should be made humorous or meaningless rather than having a serious tone (Siqueland, 2009).
If the thoughts are too depressing or overwhelming that the treatment cannot just be done
at the moment, the therapist can seek the aid of medication (e.g. SSRI, antipsychotic
medications) to eliminate the intrusive thoughts (Siqueland, 2009).
Moreover, the role of the parents and family members are vital for the success of the
therapy. The children need to know that their parents are brave and give appropriate support.
Therefore, the children will have confidence in themselves (Siqueland, 2009).
Abramowitz, J. (1996). Variants of exposure and response prevention in the treatment of
obsessive-compulsive disorder: A meta-analysis. Behavior Therapy, 27, 583-600.
Antony, M. F., Downey, F., & Swinson, R. (1998). Diagnostic issues and epidemiology in
obsessive compulsive disorder. In R. P. Swinson, M. M. Antony, S., Rachman, & M. A.
Richter (Eds.),Obsessive compulsive disorder: Theory, research and treatment. New York:
American Psychiatric Association. (1994). Diagnostic and statistical manual of mental disorders
(4th ed.). Washington, DC: Author.
Campbell-Sills, L. B., Barlow, D.H., Brown, T.A., & Hofmann, S.G. (2006). Effects of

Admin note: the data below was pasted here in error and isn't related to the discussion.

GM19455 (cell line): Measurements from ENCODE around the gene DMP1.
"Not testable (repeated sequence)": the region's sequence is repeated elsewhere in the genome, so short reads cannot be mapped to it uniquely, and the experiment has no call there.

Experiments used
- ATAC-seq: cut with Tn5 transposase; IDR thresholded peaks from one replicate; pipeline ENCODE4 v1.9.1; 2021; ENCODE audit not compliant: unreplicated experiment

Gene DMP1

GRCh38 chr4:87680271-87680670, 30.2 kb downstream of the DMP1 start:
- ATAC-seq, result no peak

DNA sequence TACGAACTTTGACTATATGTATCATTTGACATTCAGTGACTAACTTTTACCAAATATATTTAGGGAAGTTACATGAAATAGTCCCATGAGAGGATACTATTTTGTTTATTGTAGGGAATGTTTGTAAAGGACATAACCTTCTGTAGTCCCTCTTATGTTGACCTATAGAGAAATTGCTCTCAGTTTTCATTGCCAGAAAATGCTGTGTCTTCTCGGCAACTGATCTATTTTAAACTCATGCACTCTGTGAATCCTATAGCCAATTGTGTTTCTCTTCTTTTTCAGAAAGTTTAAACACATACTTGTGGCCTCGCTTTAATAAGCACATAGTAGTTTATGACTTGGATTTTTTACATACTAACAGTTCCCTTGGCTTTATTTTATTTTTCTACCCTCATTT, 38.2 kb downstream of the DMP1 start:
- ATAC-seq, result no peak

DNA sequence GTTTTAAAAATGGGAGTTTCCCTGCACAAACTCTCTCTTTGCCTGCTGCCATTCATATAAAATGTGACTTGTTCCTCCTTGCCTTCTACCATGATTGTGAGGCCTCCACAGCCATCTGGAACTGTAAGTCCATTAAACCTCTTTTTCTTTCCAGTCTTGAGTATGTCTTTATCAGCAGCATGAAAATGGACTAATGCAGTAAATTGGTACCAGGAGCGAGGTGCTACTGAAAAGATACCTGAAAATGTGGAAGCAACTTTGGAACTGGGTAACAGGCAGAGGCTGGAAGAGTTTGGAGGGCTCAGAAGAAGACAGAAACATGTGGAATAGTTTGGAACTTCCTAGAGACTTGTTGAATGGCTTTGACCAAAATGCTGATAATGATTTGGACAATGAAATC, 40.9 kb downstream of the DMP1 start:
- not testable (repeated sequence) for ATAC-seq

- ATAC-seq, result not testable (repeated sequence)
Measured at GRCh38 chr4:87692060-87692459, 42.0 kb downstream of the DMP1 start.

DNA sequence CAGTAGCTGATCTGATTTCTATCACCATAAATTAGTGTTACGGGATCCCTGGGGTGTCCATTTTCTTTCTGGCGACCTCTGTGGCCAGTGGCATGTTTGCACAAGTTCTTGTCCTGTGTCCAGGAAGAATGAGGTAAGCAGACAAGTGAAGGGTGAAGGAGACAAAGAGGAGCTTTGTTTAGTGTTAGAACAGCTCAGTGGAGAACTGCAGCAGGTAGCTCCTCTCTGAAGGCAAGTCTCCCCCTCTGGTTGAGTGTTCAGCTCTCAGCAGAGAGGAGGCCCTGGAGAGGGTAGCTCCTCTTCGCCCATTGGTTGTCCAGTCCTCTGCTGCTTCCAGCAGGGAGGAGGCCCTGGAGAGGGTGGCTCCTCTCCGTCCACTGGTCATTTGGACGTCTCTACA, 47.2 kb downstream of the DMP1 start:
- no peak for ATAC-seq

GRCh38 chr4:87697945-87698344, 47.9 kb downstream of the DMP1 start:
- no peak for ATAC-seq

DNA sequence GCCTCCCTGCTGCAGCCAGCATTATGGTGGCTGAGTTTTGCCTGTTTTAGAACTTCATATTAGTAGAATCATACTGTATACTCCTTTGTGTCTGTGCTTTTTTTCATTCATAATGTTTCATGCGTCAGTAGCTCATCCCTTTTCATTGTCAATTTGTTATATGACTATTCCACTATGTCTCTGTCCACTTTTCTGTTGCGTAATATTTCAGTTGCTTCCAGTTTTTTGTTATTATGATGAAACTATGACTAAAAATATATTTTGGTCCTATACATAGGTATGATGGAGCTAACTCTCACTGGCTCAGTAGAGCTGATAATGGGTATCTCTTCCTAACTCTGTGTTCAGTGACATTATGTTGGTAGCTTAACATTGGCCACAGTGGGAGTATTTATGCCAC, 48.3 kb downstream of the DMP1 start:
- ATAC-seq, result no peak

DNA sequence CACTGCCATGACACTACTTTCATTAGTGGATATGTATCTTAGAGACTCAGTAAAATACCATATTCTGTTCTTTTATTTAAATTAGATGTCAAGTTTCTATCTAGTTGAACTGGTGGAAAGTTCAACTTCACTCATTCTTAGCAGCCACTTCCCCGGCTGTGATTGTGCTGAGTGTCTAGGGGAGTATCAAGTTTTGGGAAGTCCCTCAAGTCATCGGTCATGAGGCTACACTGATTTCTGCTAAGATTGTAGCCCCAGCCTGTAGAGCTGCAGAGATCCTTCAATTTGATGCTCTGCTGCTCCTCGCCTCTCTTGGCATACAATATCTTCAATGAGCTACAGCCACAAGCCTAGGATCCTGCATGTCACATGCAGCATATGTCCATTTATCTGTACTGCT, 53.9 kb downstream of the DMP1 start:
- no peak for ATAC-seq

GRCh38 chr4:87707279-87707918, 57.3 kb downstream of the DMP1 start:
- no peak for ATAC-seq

suppression and acceptance on emotional responses of individuals with anxiety and mood
disorders. Behaviour Research and Therapy , 44, 1251-1263.
Clark, D. (2005). Intrusive thoughts in clinical disorders: Theory, research, and treatment. New
York: Guilford Press.
Storch, E., Lehmkuhl, H., Pence, S., Geffken, G., Ricketts, E., Storch, J., & Murphy , T. (2009).
Parental experiences of having a child with obsessive-compulsive disorder: associations with
clinical characteristics and caregiver adjustment. Journal of Child and Family Studies , 18,
Foa, E. B., Steketee, G. S., & Milby, J. B. (1980). Differential effects of exposure and response
prevention in obsessive-compulsive washers. Journal of Consulting and Clinical
Psychology, 48, 71-79.
Freeman, J.B., Garcia, A.M., Fucci, C., Karitani, M., Miller, L., & Leonard, H.L. (2003).
Family-based treatment of early-onset obsessive-compulsive disorder. Journal of Child
Adolescent Psychopharmacology , 13S-1, S71-S80.
Freeston, M. H., & Ladouceur, R. (1997). What do patients do with theirobsessive thoughts?
Behaviour Research and Therapy , 35, 335-348.
Ganesan, V., Kumar, T.C.R., & Khanna, S. (2001). Obsessive-compulsive disorder and
psychosis. Canadian Journal of Psychiatry , 46, 750-754.
Geller, D., Biederman, J., Jones, J., Shapiro, S., Schwartz, S. & Park, K. (1998). Obsessive-
compulsive disorder in children and adolescents: a review. Harvard Review in Psychiatry , 5,
Geller, D. (2006). Obsessive-compulsive and spectrum disorders in children and adolescents.
The Psychiatric Clinics of North America , 29, 353-370.
Haley, L. (2004). Targetting the primary obsession key in OCD. Medical Post , 40 (9), 42.
Center for Addiction and Mental Health (n.d.). Obsessive-compulsive disorder: An information